Saudi airstrikes are fuelling the Gulf's fire

    Arab intervention in Yemen risks entrenching Sunni-Shia divide and handing a victory to Isis, says Patrick Cockburn
    Zayn Malik's departure from One Direction shows the perils of fame in the age of social media

    The only direction Zayn could go

    We wince at the anguish of One Direction's fans, but Malik's departure shows the perils of fame in the age of social media
    Young Magician of the Year 2015: Meet the schoolgirl from Newcastle who has her heart set on being the competition's first female winner

    Spells like teen spirit

    A 16-year-old from Newcastle has set her heart on being the first female to win Young Magician of the Year. Jonathan Owen meets her
    Jonathan Anderson: If fashion is a cycle, this young man knows just how to ride it

    If fashion is a cycle, this young man knows just how to ride it

    British designer Jonathan Anderson is putting his stamp on venerable house Loewe
    Number plates scheme could provide a licence to offend in the land of the free

    Licence to offend in the land of the free

    Cash-strapped states have hit on a way of making money out of drivers that may be in collision with the First Amendment, says Rupert Cornwell
    From farm to fork: Meet the Cornish fishermen, vegetable-growers and butchers causing a stir in London's top restaurants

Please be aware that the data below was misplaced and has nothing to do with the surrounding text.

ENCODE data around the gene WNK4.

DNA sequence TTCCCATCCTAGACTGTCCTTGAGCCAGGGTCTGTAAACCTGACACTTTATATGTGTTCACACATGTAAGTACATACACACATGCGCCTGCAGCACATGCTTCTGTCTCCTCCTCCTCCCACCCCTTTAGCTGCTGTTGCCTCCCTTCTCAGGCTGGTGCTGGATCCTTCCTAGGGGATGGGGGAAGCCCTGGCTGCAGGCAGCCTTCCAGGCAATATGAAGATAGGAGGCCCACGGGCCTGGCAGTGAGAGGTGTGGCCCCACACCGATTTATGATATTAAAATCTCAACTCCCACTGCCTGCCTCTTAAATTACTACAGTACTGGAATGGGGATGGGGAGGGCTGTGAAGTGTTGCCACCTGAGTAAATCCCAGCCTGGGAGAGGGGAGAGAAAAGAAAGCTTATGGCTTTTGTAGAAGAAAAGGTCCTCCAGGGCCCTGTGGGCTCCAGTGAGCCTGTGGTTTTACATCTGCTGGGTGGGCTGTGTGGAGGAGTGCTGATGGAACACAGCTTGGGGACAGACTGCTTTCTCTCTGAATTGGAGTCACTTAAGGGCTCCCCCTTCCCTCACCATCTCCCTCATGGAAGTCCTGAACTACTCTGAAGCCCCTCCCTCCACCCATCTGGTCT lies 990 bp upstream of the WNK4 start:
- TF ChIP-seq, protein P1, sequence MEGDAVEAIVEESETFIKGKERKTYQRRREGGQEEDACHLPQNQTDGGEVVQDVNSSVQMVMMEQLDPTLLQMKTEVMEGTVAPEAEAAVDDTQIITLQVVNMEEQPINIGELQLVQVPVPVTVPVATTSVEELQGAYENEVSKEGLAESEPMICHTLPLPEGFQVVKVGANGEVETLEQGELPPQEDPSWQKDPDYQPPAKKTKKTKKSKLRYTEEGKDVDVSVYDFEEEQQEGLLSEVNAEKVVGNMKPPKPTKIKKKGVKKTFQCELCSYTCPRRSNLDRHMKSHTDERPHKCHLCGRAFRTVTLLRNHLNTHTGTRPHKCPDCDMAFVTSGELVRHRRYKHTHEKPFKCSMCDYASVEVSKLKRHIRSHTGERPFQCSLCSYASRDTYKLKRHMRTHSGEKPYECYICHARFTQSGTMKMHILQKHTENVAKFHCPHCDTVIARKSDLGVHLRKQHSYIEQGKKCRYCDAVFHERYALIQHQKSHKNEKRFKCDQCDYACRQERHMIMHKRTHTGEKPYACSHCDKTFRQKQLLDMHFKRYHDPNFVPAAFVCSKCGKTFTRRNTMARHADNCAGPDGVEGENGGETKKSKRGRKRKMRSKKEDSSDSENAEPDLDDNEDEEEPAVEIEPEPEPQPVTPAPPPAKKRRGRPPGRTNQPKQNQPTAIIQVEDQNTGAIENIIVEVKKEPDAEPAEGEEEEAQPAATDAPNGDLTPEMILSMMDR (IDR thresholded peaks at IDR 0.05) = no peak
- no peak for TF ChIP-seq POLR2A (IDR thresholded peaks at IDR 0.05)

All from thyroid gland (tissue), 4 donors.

From farm to fork in Cornwall

    One man is bringing together Cornwall's most accomplished growers, fishermen and butchers with London's best chefs to put the finest, freshest produce on the plates of some of the country’s best restaurants
    Robert Parker interview: The world's top wine critic on tasting 10,000 bottles a year, absurd drinking notes and New World wannabes

    Robert Parker interview

    The world's top wine critic on tasting 10,000 bottles a year, absurd drinking notes and New World wannabes
    Don't believe the stereotype - or should you?

    Don't believe the stereotype - or should you?

    We exaggerate regional traits and turn them into jokes - and those on the receiving end are in on it too, says DJ Taylor
    How to make your own Easter egg: Willie Harcourt-Cooze shares his chocolate recipes

    How to make your own Easter egg

    Willie Harcourt-Cooze talks about his love affair with 'cacao' - and creates an Easter egg especially for The Independent on Sunday
    Bill Granger recipes: Our chef declares barbecue season open with his twist on a tradtional Easter Sunday lamb lunch

    Bill Granger's twist on Easter Sunday lunch

    Next weekend, our chef plans to return to his Aussie roots by firing up the barbecue
    Joe Marler: 'It's the way I think the game should be played'

    Joe Marler: 'It's the way I think the game should be played'

    The England prop relives the highs and lows of last Saturday's remarkable afternoon of Six Nations rugby
    Cricket World Cup 2015: Has the success of the tournament spelt the end for Test matches?

    Cricket World Cup 2015

    Has the success of the tournament spelt the end for Test matches?
    The Last Word: Justin Gatlin knows the price of everything, the value of nothing

    Michael Calvin's Last Word

    Justin Gatlin knows the price of everything, the value of nothing